I was chatting to a young teenager who had only ever read Harry Potter for his leisure reading and was forced to read ’The Scarlet Pimpernel ‘ as curriculum work. Reluctantly, and after much grumbling, he ‘worked through’ the book and came out a convert to historical fiction. ‘I really reckoned the French Revolution and the scheming. Cool. I’m into it now.’ Mightn’t he have been easier to motivate if the cover hadn’t been the one shown below right?

The fact that this series had a very wide appeal is demonstrated by the very different covers, presumably targeting contrasting reader groups. Here are just a few. On a bookshop table, each would likely attract very different shoppers. Scarlpimp Scarlpimp2 Scarlpimp3 136116

It makes you think, if you’re a writer yourself, doesn’t it? It is pretty easy to change a cover and re-upload your title, or to have several covers showing for sale. A number of long-standing successful novels have two or more different covers.

Here’s one of John Wyndham’s, again likely to appeal to different audiences:

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Of course you need a title that doesn’t confine you; ‘Lolita’ or ‘War and Peace’, for instance.

Otherwise, one advantage of being an Indie author is that you have control over your own covers. Almost worth avoiding mainstream publishing for that fact alone?

Writer blogs and their lifetime

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Some few years ago I began my first writer blog:

http://fictionalcharacterswriting.blogspot.com. But I didn’t want to show myself– I let my characters do the talking. Sadly, the characters didn’t live up to the image of Moliére’s group above.  It was more like this on the left. womensclub

I had just published my collection of satirical short stories and I wanted a writer blog that would speak about them, but one that would stop short of marketing. In that respect I fully succeeded; I talked about all the characters, it was humorous, and it didn’t market. I doubt if I sold one copy of the book as result of that site.

But I did have fun and, it seems, this writer blog appealed to the Ukrainians who followed every post(!) The characters became real, including one with a fish phobia, another who could only operate from a chaise longue, and one who was worried about her husband lurking near, ready to snatch her back from her recent liaison. The characters took over the blog completely, writing the dialogue including blistering criticism of me, their author. They started a literary criticism group, discussing each others’ tales. That was extremely unedifying and more than a tad bitchy. Altogether, this wasn’t an author blog, it was a characters’ blog. There was even an intruder, Russell, a character from one of my as-yet incomplete novels.  It’s always good to have an outside perspective on things, isn’t it?

I have just written the final post on this blog. It’s had nearly 23,000 visitors but it’s run its course. The book, Me-Time Tales,  is in its second and expanded edition with new stories, additional characters. Kindle_Cover_opt I need to spend time writing on this blog, and on the author website (http://RosalindMinett.com) that, very belatedly, I am preparing.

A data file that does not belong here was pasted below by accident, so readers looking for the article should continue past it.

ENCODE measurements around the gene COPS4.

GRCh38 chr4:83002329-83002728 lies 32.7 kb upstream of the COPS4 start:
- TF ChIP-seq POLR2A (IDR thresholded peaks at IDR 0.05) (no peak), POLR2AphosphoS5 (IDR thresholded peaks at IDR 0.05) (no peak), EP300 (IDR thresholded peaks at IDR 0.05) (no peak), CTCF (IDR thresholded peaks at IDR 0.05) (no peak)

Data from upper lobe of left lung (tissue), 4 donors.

I have said Goodbye today to my quirky blog giving this representation of one of mymattress characters. She was moaning that I hadn’t included the new characters from the 2nd edition so, as a swan song, I mentioned her and two others (rather miserable characters).

Now to the serious business of writing. The site you are on is straightforward if far less creative than fictionalcharacterswriting. I learned a lot while blogging on there. But I am not recommending such a time-consuming exercise to new writers or any writers, unless as an alternative to doing Codewords or Adult Colouring.

How far should we write for our own pleasure? One successful marketer, MaAnna Stephenson, has recently stated that before even writing a book she would carry out her marketing exercise: appetite for such a book, pitch, response, audience and so on.

Oh dear. We writers know what we should do but we just carry on writing the stuff in our heads. Our silly heads?

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Writing a suitable home

Settling in at home – again?

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Who is to decide what ‘home’ is ‘suitable’? How does it feel to the one ‘homed’? In HOMED, the second in my Crime Shorts series, a boy is being ‘helped’ to settle to a conventional home life. Something is wrong, but it isn’t easy to work out. Is a crime imminent, or has one already happened?

One of the issues I had in mind when I wrote this was the Australian disgust in the 50s and 60s when they built standard homes for aborigines and then found that understanding and use of sanitation and housekeeping did not come automatically with the facilities provided. The sentiment was ‘it’s not worth giving them anything civilized.’ The realization that those homes were impossibly wrong for the Aborigine essential life-style and culture.

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Similarly, what may seem to be a ‘nice’ solution for an individual in need may ignore aspects that are essential to him/her. As a psychologist, I often saw people before and after being homed, often for reasons thought entirely separate from the homing experience.